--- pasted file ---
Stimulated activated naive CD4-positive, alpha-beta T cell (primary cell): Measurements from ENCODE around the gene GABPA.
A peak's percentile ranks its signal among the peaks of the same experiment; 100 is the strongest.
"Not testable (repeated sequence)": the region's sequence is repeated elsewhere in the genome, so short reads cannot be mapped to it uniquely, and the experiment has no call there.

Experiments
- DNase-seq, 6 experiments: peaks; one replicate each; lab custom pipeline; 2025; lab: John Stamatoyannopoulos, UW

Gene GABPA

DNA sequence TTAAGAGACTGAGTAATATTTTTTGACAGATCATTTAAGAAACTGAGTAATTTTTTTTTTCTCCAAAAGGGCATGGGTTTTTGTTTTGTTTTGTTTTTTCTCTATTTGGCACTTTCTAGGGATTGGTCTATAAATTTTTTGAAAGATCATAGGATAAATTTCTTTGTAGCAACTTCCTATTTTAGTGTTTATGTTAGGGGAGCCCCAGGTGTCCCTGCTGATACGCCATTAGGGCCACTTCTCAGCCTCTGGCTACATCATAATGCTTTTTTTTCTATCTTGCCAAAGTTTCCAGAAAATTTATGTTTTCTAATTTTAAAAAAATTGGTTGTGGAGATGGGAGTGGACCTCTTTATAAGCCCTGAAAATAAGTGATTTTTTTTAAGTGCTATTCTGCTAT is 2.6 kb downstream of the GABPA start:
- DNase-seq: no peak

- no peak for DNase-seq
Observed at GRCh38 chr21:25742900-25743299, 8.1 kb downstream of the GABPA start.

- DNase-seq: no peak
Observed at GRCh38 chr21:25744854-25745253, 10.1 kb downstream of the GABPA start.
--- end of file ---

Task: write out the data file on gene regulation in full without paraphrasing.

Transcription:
Stimulated activated naive CD4-positive, alpha-beta T cell (primary cell): Measurements from ENCODE around the gene GABPA.
A peak's percentile ranks its signal among the peaks of the same experiment; 100 is the strongest.
"Not testable (repeated sequence)": the region's sequence is repeated elsewhere in the genome, so short reads cannot be mapped to it uniquely, and the experiment has no call there.

Experiments
- DNase-seq, 6 experiments: peaks; one replicate each; lab custom pipeline; 2025; lab: John Stamatoyannopoulos, UW

Gene GABPA

DNA sequence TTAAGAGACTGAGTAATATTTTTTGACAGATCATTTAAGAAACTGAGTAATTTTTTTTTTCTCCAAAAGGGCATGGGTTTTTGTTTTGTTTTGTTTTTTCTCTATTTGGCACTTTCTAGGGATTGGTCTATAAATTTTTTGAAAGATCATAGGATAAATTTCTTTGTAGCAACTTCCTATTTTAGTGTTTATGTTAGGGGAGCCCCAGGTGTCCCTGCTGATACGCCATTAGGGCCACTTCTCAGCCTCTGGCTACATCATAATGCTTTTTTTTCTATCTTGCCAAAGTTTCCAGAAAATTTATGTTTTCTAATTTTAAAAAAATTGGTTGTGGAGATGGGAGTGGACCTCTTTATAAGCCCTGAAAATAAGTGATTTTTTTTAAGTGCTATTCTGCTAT is 2.6 kb downstream of the GABPA start:
- DNase-seq: no peak

- no peak for DNase-seq
Observed at GRCh38 chr21:25742900-25743299, 8.1 kb downstream of the GABPA start.

- DNase-seq: no peak
Observed at GRCh38 chr21:25744854-25745253, 10.1 kb downstream of the GABPA start.